Last updated at Wed, 20 Feb 2019 19:00:00 GMT
Many security professionals and researchers are intrigued by the idea of opening up and exploring embedded technologies but aren’t sure where to start. In this blog post, we will point you toward a good starting point by covering a number of tools, basic methods, and concepts.
Often, the first question people have when breaking into hardware hacking is, “Which tools do I need?” For the most part, only some basic tools are necessary to get started.
Tools commonly used by those conducting testing and research on embedded technology fall into the following categories:
- Disassembly and assembly
- Electronic signal analysis and measurement
- System control and injection
These tools can come in many forms and cost anywhere from $20 to $30 each to upward of hundreds of dollars. In this guide, we’ll start with some basic tools in each category, but you can build out your tool sets further as you grow in experience and need.
Disassembly and assembly
A good set of screwdrivers and pliers are very important here.
Also, it’s typical to need to be able to solder and de-solder. Here, I would recommend spending a few extra dollars and buy an adjustable temperature soldering iron with interchangeable tips. You will need solder, solder flux, and de-solder wick.
Electronic signal analysis and measurement
In this category, I recommend two must-have tools: a simple digital multimeter and a logic analyzer.
A digital multimeter will come in hand for measuring voltage levels on devices and components, identifying ground, and mapping out circuit paths on circuit boards.
Logic analyzers are one of the primary analysis tools used by hardware researchers, testers, and engineers for analyzing digital signals on embedded devices. There are several brands out there, but I would recommend the Saleae, mainly because it’s a quality-built device and has several models available for different budgets.
Another tool that can come in handy for identifying JTAG and UART ports is the JTAGULATOR. This tool allows you to connect all the pins of a header and automatically walk through and test all the possible pinout combinations to identify JTAG or UART.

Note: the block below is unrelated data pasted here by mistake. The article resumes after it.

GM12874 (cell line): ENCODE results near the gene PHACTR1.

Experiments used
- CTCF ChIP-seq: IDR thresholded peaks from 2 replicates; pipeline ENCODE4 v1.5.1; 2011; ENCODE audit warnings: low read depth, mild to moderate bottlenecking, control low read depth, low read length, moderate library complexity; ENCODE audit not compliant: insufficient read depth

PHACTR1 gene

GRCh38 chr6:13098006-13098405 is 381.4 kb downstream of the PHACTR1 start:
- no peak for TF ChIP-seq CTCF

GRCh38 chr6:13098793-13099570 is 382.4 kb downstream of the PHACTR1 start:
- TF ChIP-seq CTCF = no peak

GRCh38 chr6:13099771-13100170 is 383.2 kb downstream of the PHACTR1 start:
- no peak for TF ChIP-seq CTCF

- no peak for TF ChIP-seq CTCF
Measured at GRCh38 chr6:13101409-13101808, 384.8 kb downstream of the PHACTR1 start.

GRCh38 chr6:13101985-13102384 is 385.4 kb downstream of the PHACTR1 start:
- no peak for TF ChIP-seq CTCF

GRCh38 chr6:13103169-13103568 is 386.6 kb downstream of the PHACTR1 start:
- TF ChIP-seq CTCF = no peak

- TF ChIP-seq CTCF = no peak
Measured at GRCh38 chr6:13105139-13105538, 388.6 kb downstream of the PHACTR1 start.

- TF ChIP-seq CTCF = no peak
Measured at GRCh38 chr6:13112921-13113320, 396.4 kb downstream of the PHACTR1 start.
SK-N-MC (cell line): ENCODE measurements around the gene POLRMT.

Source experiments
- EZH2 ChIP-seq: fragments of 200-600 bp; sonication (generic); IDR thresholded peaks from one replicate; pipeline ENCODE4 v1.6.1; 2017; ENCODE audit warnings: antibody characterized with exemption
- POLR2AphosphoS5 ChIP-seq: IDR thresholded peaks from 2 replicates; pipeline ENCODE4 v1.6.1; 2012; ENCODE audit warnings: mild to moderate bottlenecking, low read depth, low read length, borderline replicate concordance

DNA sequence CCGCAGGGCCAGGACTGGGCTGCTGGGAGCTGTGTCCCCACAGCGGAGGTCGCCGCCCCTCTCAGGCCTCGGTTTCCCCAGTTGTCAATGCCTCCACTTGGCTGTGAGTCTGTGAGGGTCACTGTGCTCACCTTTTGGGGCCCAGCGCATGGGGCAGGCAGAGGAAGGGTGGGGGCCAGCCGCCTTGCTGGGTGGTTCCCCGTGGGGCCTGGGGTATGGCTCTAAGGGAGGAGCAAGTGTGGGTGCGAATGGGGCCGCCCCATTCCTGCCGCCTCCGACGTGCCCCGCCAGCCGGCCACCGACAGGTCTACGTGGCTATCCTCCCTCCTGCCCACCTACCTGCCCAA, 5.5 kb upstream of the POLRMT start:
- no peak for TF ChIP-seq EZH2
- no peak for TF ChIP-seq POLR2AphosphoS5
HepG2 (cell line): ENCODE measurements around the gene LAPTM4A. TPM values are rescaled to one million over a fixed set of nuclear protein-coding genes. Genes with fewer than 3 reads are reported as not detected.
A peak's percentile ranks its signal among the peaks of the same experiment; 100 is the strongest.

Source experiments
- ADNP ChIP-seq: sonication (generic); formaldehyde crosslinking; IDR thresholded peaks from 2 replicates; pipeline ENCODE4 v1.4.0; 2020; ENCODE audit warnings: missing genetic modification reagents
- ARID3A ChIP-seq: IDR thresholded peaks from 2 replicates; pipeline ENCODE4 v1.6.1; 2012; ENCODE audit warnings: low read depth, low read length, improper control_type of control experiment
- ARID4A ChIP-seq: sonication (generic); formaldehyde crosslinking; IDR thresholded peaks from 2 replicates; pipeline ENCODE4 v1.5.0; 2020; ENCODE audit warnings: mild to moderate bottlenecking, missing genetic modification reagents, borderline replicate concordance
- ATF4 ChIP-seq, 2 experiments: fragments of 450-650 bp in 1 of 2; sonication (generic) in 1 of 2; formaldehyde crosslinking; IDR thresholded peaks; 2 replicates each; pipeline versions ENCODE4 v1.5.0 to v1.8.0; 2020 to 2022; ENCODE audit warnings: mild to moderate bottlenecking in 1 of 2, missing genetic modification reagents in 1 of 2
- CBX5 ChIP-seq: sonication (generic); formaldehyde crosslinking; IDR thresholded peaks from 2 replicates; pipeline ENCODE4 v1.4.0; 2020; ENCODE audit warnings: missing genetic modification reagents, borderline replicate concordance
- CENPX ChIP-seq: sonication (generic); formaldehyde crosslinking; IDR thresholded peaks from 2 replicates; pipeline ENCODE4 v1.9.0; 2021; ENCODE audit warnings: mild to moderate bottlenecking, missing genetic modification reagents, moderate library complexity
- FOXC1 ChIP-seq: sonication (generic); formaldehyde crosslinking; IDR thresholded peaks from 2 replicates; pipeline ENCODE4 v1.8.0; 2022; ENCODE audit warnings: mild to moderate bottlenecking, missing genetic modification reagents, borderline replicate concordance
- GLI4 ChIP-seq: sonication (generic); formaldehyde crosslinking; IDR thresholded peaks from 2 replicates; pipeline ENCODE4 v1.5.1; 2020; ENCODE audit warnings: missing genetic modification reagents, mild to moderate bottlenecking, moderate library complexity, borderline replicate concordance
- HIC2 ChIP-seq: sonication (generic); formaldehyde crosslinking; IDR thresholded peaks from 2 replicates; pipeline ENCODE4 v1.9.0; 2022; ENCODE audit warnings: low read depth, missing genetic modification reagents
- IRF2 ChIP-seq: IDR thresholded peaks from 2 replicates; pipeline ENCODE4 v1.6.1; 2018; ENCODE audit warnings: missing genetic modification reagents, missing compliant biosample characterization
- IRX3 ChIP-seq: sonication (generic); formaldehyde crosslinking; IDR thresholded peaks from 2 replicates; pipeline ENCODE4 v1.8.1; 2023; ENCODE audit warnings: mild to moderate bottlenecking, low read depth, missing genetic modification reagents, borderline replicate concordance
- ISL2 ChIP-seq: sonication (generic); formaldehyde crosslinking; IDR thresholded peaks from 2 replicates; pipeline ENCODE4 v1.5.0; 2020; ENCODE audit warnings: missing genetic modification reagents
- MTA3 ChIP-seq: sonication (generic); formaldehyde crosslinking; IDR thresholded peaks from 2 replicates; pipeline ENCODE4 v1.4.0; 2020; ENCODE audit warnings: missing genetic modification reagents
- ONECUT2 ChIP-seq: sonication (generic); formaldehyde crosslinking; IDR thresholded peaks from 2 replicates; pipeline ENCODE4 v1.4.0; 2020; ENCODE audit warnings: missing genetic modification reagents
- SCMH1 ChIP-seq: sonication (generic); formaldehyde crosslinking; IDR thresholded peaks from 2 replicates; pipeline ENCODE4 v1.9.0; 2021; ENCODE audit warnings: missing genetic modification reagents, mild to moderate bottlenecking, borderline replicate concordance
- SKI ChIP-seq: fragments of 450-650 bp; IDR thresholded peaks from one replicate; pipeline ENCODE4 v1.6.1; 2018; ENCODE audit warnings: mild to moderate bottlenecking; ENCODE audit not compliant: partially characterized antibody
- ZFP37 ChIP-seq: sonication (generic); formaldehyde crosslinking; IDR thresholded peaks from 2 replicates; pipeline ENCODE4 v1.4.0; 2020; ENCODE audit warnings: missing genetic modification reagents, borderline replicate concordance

System control and injection
This final group of tools helps with gaining access to, extracting, and/or altering data on the embedded technology. In this category, there are several inexpensive options available. The first is the faithful Bus Pirate, which gives you the ability to connect to the UART, I2C, SPI, and JTAG communication protocols.
The Shikra is a similar device that supports UART, JTAG, and SPI protocol access, and is much faster than the Bus Pirate when extracting flash memory over SPI.
The Seggar J-link is another tool for testing JTAG and Serial Wire Debug (SWD) and is more robust than Bus Pirate or Shikra. This JTAG tool is available in both a professional version and in a less-expensive education version.
Also, for a good, all-around test tool, don’t forget about the BeagleBone Black. This development platform can be used to conduct a number of tests.
To finish up, some basic odds and ends are needed, including jumper wires and headers that let you connect to the embedded devices for testing and hacking. Check out the following short list:
- 1.27mm male straight single-row pin header
- 2.54mm male straight single-row pin header
- Male-to-male solderless flexible breadboard jumper wires
- Male-to-female solderless flexible breadboard jumper wires
The first phase of hardware hacking often involves gaining some physical access into the device. Here, you need to move slowly and be cautious to avoid damaging the equipment of injuring yourself.